Skip to main content
Topic: Bit-"perfect" copies and generation "loss" (Read 8558 times) previous topic - next topic
0 Members and 1 Guest are viewing this topic.

Bit-"perfect" copies and generation "loss"

An audiophile friend -- who does not see things scientifically -- remains unconvinced that, e.g., a WAV or FLAC file copied from orig source (e.g. HD) to back-up (e.g., another HD) is bit perfect and suffers no generation loss (all else being equal, which it usually is). Not sure I can ever convince folks like this they have nothing to worry about.
However, I'm wondering if some sort of automated experiment hasn't been conducted to prove that audio files, several generations subsequent, are still bit perfect. This experiment would have to be automated as a proper stopping point may be thousandth or millionth-generation.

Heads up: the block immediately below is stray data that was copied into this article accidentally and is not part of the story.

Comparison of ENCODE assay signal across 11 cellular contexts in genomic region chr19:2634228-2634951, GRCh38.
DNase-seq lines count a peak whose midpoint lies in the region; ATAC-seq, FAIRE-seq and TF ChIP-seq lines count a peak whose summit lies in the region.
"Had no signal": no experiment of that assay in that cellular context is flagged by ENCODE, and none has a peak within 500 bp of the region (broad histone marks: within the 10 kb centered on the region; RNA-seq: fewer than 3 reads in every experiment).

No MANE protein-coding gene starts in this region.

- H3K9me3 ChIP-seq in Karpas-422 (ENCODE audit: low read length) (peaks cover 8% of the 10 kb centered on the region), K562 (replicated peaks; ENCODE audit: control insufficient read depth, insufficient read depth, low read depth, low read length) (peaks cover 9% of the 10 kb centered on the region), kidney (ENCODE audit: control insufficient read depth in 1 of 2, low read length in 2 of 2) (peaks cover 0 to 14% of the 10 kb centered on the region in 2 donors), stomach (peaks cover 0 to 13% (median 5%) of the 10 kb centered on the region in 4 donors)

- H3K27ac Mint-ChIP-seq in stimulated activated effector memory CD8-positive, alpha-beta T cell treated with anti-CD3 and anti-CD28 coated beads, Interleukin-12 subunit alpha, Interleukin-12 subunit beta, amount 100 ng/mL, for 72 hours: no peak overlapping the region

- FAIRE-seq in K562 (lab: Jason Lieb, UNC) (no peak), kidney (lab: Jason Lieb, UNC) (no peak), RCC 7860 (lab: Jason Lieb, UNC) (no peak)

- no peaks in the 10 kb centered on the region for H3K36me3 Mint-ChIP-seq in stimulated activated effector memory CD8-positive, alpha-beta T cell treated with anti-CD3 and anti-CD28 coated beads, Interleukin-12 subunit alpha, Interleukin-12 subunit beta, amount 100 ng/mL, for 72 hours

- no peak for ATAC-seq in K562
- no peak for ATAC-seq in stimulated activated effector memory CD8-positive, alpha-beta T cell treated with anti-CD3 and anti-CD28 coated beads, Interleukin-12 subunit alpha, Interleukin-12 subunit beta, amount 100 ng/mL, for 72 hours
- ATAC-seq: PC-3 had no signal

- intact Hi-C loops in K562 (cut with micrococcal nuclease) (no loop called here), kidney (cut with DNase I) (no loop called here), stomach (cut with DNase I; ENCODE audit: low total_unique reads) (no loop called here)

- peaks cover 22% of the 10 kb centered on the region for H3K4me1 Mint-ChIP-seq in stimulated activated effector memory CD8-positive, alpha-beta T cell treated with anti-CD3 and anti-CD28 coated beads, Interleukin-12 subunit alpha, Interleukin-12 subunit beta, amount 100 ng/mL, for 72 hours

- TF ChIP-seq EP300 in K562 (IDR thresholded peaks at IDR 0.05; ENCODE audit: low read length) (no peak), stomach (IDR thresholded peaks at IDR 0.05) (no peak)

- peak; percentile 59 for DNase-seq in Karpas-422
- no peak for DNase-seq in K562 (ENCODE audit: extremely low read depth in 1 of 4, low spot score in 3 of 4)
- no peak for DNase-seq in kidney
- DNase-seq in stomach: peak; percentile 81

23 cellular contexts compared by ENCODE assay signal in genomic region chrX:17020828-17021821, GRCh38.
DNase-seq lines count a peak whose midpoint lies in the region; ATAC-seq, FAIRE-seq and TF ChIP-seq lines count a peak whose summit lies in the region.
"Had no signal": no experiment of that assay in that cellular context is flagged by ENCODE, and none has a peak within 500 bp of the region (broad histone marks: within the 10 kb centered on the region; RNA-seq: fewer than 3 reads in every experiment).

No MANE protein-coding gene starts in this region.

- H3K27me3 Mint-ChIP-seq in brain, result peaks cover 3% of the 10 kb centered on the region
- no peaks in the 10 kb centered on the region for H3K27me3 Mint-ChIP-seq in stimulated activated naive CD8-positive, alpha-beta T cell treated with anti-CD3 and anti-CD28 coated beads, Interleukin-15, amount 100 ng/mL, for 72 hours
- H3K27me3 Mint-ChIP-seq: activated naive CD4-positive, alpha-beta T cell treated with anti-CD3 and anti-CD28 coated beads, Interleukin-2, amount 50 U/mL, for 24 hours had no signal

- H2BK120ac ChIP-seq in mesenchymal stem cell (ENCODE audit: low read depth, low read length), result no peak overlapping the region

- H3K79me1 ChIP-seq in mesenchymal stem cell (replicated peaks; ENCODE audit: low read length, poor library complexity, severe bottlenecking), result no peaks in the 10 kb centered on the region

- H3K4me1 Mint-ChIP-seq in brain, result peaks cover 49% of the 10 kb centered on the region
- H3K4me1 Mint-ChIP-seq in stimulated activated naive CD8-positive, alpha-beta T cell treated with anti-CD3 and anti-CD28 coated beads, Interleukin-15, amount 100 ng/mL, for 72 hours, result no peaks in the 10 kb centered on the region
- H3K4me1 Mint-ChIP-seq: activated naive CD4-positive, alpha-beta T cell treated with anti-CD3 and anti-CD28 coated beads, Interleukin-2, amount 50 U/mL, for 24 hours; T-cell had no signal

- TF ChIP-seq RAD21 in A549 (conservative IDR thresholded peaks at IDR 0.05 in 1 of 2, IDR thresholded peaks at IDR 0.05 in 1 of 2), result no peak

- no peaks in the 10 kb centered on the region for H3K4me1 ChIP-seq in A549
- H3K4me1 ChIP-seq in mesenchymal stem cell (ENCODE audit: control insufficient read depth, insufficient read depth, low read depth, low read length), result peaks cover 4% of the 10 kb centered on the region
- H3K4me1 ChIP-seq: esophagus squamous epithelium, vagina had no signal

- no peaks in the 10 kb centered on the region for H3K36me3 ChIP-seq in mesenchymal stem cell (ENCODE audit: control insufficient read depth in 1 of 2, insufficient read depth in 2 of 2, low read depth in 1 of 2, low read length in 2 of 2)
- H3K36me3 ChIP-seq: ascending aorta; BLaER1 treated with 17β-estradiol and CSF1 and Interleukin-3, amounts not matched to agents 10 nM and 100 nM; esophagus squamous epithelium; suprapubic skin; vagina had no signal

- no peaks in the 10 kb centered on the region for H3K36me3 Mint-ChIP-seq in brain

A possible pseudo-code for experiment design may look like this:
File (orig) > Copy [File (orig)] > Copy[ Copy [File (orig)]] > Copy [Copy[ Copy [File (orig)]]] > …

Bit-"perfect" copies and generation "loss"

Reply #1
If you go to Windows' command line prompt via the 'cmd.exe' application, there is a file comparator called 'comp.exe'

i.e.


C:\Windows\Username\comp.exe FileA.wav FileB.wav

It does a byte-for-byte comparison of two given files and outputs if there are any differences.

If it instead comes back with "Files Compare OK" that means File A and File B are the exact same, byte-for-byte.


This command-line app exists in Windows 9x/2000/XP.  I don't have access to Vista offhand to know if it also exists there.

Bit-"perfect" copies and generation "loss"

Reply #2
If you go to Windows' command line prompt via the 'cmd.exe' application, there is a file comparator called 'comp.exe'